Remy, the rat (named from the movie Ratatouille), is named because this rat has to forage for it's own food in the biosphere. Â In the movie the rat has to cook. Â It's been in the sealed biosphere for two weeks and the CO2 levels have averaged around 400 ppm. Â Sometimes less. Â And sometimes more. Â Obviously not high enough to kill the rat. Â
The rat eats off the plants growing in the biosphere. Â Plants are watered by the dehumidifiers in the center of the tanks. Â The waste products from the rat are consumed within the soil. Â It takes about two weeks for the waste products to start decomposing. Â The smell in the tank went very "ratty" for while and then started to smell again like organic soil. Â The CO2 levels raised when the rat is first put in. Â There was a surge ofÂ required water.
The rat's health improved. Â The coat (fir) is shiner and the rat has more energy than when I first got it from the pet store. Â When the rat was first introduced, it ate none-stop. Â After about two days, it slowed down and the rat'sÂ movements improved. Â The O2 levels in the biosphere are around 22%. Â It's a bit higher than the outside.
Pictured below is Remy sleeping on the air pump pushing air from this tank into the marine tank. Â The average temperature in the tank is around 21 degrees C.Â Â The light was turned on to take the picture this morning. Â Rats seem to sleep hard.Â Â That pump is vibrating. Â They are nocturnal animals. Â Â
Below is the complete setup. Â The rat is resting on the air pump. Â Air is constantly moved between all of the tanks. Â That can be seen on the left two pipes.
The air pump moves air into the marine tank off to the right. Â CO2 from the plant/farming tank is mixed with the phytoplankton growing in the water and produces more O2 while absorbing CO2. Â Pictured below is the air bubbling within a glass chimney to provide water movement. Â There are no pumps in the marine layer. Â The only pumps are the water/air glass chimneys. Â There are also no plastics within the biosphere. Â Plastics gas off toxins that slow/stop reproduction of microbiology within the water and air.
Carbon Dioxide Levels
The RH levels in the tank effect the readings from the CO2 meter. Â When the RH is around 99%, the CO2 meter reads around 2000 ppm CO2. Â This is not the case. Â Once the meter is removed from the tank and is left to stabilized in around 40% RH, it goes back to around 400 ppm. Â (the earth's CO2 level is around 400 ppm)
When taking readings using current CO2 meter, I've learned to take RH into consideration with the measurement. Â The CO2 levels hang around 350 to 450 ppm. Â
The light levels in the tank effect the CO2 levels more than I realized. Â This past week, oneÂ more light isÂ added to each tank. Â This decreased the CO2 levels by 30% within the first 15 to 20- minutes. Â One light is added to each day and night tank. Â CO2 levels started to hover around 350 ppm. Â
The habit of the housed animal needs to be understood and configured within the biosphere. Â Rats make paths, chew on things and like to dig. Â See the pictureÂ below. Â Â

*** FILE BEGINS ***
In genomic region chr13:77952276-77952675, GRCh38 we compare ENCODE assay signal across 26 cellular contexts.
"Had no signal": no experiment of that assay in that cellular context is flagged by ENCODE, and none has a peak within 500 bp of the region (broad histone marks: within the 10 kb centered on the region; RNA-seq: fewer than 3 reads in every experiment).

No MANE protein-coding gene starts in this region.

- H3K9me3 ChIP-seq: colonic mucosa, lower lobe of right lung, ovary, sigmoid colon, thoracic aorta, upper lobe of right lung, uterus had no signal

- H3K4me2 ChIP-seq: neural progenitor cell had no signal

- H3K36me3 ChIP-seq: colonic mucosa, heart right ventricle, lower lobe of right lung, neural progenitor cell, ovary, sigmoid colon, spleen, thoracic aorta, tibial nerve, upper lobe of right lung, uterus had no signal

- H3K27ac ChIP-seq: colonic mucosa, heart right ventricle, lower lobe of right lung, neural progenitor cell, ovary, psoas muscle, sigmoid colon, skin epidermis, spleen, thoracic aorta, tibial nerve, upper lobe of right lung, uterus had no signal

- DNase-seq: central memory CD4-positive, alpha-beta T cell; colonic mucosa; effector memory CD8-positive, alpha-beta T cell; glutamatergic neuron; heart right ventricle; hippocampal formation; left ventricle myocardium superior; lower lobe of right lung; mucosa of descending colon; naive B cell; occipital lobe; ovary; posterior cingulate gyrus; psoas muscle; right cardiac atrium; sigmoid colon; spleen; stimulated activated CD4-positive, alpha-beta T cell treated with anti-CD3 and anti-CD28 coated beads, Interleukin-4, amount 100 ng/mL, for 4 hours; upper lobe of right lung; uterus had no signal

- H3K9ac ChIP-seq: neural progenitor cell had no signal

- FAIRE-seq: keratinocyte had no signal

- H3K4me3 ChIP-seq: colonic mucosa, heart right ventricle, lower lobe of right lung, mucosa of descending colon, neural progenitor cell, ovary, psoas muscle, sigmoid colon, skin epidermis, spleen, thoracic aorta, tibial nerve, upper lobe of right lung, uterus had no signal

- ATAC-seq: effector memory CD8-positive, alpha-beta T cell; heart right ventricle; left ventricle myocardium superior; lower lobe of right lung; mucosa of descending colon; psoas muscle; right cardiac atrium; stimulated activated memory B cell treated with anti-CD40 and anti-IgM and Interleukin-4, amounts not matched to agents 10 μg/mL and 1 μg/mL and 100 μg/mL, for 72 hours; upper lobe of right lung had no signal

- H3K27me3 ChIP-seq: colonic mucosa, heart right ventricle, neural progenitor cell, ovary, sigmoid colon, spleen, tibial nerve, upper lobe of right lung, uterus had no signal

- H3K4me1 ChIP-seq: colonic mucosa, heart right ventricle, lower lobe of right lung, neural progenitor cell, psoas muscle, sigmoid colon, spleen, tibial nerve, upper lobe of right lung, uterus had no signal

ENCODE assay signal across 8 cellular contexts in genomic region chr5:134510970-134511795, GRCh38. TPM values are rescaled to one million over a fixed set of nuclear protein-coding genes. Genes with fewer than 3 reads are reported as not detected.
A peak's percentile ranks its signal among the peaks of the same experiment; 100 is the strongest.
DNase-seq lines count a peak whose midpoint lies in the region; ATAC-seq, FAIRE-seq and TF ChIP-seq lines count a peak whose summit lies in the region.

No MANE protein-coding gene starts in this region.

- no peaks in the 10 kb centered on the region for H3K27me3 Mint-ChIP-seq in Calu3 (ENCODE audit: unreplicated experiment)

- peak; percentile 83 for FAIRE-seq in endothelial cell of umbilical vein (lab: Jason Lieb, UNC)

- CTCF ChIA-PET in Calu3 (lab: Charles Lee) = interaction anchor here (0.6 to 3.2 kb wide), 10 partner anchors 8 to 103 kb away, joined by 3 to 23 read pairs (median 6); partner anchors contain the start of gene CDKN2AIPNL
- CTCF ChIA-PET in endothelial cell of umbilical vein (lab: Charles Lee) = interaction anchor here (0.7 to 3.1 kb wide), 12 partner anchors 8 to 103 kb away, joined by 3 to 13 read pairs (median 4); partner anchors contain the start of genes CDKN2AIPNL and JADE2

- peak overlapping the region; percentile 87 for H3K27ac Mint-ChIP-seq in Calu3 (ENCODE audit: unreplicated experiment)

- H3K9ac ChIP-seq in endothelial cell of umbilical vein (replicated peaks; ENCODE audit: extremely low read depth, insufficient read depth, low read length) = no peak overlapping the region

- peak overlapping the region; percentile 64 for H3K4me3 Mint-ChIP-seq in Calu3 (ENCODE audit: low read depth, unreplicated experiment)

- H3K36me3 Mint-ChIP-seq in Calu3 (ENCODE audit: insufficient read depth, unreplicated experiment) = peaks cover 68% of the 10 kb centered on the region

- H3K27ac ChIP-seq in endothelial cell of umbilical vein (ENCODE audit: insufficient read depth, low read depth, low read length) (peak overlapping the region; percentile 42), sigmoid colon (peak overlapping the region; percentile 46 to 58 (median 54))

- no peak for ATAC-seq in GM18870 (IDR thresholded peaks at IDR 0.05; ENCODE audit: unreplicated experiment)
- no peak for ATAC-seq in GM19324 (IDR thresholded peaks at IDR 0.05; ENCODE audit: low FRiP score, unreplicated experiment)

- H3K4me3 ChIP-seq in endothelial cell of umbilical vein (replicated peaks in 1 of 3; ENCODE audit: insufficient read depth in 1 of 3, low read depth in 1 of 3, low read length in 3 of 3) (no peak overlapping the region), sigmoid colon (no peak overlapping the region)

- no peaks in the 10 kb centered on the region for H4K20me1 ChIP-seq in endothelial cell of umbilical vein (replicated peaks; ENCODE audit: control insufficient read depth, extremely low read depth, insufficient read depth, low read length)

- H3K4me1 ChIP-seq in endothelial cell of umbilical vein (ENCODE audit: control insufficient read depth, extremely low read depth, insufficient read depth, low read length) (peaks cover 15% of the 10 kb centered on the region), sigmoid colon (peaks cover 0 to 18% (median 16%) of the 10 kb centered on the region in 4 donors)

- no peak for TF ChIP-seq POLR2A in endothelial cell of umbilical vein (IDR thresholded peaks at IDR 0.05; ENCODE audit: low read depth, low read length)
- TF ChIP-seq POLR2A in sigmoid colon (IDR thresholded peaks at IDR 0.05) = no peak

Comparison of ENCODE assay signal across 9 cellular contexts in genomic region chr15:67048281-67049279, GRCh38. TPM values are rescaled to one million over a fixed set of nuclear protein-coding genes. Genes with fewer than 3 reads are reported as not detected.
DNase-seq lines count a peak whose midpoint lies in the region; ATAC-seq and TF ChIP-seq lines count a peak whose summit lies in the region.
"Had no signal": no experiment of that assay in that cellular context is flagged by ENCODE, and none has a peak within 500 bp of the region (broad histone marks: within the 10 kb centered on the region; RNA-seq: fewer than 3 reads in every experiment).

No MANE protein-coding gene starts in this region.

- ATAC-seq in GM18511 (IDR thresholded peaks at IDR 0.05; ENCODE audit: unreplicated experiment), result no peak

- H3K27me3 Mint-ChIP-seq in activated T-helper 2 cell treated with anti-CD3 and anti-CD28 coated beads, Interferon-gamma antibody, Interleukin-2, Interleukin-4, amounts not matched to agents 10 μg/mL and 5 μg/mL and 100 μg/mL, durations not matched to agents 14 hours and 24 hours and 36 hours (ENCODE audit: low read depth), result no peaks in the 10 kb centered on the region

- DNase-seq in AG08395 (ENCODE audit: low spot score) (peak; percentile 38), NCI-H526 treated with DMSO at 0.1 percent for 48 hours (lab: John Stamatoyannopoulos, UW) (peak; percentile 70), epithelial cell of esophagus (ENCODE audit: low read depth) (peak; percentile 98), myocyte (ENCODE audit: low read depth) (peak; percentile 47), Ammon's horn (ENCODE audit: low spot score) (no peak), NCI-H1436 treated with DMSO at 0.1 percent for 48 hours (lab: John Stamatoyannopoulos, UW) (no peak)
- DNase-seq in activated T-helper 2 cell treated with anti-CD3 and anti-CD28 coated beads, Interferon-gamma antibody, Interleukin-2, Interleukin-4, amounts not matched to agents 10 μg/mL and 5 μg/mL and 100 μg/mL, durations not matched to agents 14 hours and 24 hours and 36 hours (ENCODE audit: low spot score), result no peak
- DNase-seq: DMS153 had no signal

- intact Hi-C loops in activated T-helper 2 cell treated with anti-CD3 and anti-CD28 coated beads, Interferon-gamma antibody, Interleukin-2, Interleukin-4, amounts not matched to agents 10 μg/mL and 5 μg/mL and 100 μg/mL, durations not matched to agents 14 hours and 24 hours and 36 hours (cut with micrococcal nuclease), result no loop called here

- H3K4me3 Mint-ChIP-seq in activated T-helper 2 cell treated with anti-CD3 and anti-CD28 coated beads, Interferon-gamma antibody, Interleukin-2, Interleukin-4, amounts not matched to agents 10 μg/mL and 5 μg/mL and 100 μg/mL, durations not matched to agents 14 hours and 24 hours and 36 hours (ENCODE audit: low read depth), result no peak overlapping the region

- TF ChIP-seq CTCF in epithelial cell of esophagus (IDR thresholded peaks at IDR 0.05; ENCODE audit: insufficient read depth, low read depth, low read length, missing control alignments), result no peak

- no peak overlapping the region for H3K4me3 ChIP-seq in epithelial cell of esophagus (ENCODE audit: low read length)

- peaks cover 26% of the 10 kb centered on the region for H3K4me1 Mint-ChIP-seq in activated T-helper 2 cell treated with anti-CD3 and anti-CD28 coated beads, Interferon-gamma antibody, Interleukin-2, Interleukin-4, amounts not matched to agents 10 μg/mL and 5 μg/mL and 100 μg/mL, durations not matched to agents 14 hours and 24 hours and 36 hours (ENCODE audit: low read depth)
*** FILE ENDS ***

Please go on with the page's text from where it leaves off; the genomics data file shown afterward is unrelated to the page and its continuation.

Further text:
They drink water and can eat insects, worms and plants. Â This is a small rat, if it gets larger, I may have to switch out the animal for this test.
A small grade (1/4 inch square) galvanized screen is used to cover the soil top in the left biosphere. Â It's anchored with 5-inch pins. Â This prevents the rat from digging up the plants. Â You can see in the picture the rat dug up the sorrel plant. Â The original shape of the pot can be seen.
In addition to screens covering the ground, all equipment is raised out of reach. Â
Last, rats have to chew on things to keep their teeth short or they will starve because they can eat anything. Â This is a common problem with rabbits. Â Wood for chewing is provided. Â It is also raised into the air. Â Rats don't have homes on the ground; they live in trees and small bushes. Â That is why thisÂ rat picked the air pump location for sleeping. Â
Rabbit with overgrown teeth pictured below.
The left plant tank received new soil and potted plants.Â Â Plants are placed directly into the soil. Â This tank is left along from about 2 weeks to let it get established before the rat enters for feeding. Â The plants are on the bottom and the dehumidifier is on the ceiling dripping water into the beaker.
The left biosphere tank is a plant growth tank. Â It's used to house the rat every two to three weeks. Â The rat grazes in one tank at a time; while the other tank has time to recover.
It can be seen in the center of the tank, there is a 100 ml beaker planted in the soil. Â This is a water source for the rat and plants. Â Water drips from the dehumidifier attached to the ceiling of the tank. Â Because of the behavior of the rat, wires and fans need to be placed where the rat cannot climb along the wires or hoses. Â This includes wires and small paths leading to fans and equipment. Â Â
Attached on the ceiling is a small fan blowing air over the condensation fins. Â Everything is hung from the ceiling to prevent the rat from climbing and chewing on the wires/hoses
Air movement does many things. Â Air movement does more than we realize. Â Air movement (wind) strengthsÂ plants for stability. Â Air moves bacteria and microbiology around onto the canopy and under canopy to promote diversity. Â Air movement also keeps a steady flow of high RH air over the condensation fins. Â The RH went from 99% to 76% with in one hour after the fan was introduced. Â Water drips occurred and dripped into the beaker below. Â It has a rate of around 100ml per 4 hours.
Pictured below is one fan used for moving air around. Â Since the discoverly of the importance of air movement, all of the fans are getting upgraded to something larger.